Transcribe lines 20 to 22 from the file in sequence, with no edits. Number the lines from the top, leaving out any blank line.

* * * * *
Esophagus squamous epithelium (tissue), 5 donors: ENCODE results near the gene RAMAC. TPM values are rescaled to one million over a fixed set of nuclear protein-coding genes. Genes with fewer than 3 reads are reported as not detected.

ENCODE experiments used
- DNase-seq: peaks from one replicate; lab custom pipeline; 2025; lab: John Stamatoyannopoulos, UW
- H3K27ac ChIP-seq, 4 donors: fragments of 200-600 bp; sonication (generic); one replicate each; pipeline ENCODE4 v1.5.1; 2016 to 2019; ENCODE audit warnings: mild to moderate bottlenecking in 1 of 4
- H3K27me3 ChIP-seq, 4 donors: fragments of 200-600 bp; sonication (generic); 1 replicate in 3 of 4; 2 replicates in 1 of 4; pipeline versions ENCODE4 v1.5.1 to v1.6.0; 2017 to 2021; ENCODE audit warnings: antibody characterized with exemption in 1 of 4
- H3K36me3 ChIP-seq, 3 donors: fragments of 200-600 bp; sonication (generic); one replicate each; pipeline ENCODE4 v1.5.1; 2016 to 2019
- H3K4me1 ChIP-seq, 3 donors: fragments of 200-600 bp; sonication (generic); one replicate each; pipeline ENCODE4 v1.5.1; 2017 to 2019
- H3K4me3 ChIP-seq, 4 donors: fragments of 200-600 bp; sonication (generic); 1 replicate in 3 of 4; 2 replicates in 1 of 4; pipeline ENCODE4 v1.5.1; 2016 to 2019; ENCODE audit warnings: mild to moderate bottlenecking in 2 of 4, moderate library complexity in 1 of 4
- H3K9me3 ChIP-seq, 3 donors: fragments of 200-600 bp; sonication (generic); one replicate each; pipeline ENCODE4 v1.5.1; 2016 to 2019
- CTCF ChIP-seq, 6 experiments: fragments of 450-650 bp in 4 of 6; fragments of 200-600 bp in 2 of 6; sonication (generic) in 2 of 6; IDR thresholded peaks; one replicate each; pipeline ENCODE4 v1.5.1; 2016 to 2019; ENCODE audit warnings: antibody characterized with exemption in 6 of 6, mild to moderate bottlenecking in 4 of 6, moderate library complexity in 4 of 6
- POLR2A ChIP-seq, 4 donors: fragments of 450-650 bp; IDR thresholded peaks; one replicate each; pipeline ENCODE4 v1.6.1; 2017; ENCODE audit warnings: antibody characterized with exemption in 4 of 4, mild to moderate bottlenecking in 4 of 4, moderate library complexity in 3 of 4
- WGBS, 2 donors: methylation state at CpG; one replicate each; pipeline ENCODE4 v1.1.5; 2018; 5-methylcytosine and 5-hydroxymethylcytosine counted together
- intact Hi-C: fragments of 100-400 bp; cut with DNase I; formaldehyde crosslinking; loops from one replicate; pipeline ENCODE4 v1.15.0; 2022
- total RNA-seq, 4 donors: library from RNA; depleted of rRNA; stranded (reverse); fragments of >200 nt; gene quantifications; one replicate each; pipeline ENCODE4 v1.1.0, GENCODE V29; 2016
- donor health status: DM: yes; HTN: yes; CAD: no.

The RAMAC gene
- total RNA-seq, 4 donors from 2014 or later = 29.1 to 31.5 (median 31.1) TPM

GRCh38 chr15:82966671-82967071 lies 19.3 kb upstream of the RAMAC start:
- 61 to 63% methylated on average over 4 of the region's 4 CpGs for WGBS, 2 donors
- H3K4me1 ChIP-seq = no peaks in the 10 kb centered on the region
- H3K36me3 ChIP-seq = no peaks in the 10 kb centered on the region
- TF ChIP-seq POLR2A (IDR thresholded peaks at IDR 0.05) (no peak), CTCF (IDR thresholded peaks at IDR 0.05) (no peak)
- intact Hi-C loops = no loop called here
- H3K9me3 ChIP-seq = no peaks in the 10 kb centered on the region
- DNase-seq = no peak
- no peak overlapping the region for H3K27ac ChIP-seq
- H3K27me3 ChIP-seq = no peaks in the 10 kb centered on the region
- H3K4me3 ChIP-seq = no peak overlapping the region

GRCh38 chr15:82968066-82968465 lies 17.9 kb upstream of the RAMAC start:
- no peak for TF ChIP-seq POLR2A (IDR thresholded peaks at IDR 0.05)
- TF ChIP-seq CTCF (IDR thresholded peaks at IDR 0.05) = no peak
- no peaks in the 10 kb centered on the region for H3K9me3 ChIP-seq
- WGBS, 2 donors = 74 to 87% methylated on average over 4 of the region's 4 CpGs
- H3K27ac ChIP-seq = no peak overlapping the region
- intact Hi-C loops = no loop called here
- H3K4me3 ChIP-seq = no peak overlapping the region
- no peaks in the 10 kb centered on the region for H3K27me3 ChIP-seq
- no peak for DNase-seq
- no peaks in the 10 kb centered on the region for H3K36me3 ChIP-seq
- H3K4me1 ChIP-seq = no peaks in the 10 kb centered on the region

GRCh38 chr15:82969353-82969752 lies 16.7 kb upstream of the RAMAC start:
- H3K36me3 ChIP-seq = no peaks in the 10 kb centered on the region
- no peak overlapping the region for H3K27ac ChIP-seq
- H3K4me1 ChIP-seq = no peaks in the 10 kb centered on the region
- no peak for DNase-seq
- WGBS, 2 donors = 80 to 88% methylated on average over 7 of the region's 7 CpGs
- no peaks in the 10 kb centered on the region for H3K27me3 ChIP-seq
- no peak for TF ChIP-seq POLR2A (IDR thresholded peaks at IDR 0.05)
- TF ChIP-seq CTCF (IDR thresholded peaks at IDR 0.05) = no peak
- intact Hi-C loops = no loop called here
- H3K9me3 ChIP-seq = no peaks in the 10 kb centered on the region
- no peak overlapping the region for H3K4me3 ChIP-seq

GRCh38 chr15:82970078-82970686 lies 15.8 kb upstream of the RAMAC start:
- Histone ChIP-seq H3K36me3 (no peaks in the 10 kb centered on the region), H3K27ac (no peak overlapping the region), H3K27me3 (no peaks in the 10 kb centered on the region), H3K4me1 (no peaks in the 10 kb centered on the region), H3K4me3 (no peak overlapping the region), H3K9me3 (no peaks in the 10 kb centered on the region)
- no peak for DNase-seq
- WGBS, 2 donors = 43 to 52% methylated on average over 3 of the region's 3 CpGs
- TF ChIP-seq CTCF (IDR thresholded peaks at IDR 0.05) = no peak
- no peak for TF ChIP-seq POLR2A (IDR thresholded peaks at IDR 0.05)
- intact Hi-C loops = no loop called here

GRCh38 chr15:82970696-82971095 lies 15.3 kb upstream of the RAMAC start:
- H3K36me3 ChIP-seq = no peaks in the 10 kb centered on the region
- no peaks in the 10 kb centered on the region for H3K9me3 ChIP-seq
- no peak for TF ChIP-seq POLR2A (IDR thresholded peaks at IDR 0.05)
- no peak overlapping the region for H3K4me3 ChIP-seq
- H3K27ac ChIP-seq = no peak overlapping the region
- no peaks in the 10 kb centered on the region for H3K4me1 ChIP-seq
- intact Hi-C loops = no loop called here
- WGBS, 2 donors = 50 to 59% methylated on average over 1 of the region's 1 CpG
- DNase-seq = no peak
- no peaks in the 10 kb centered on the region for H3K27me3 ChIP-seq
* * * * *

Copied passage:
- H3K4me1 ChIP-seq = no peaks in the 10 kb centered on the region
- H3K36me3 ChIP-seq = no peaks in the 10 kb centered on the region
- TF ChIP-seq POLR2A (IDR thresholded peaks at IDR 0.05) (no peak), CTCF (IDR thresholded peaks at IDR 0.05) (no peak)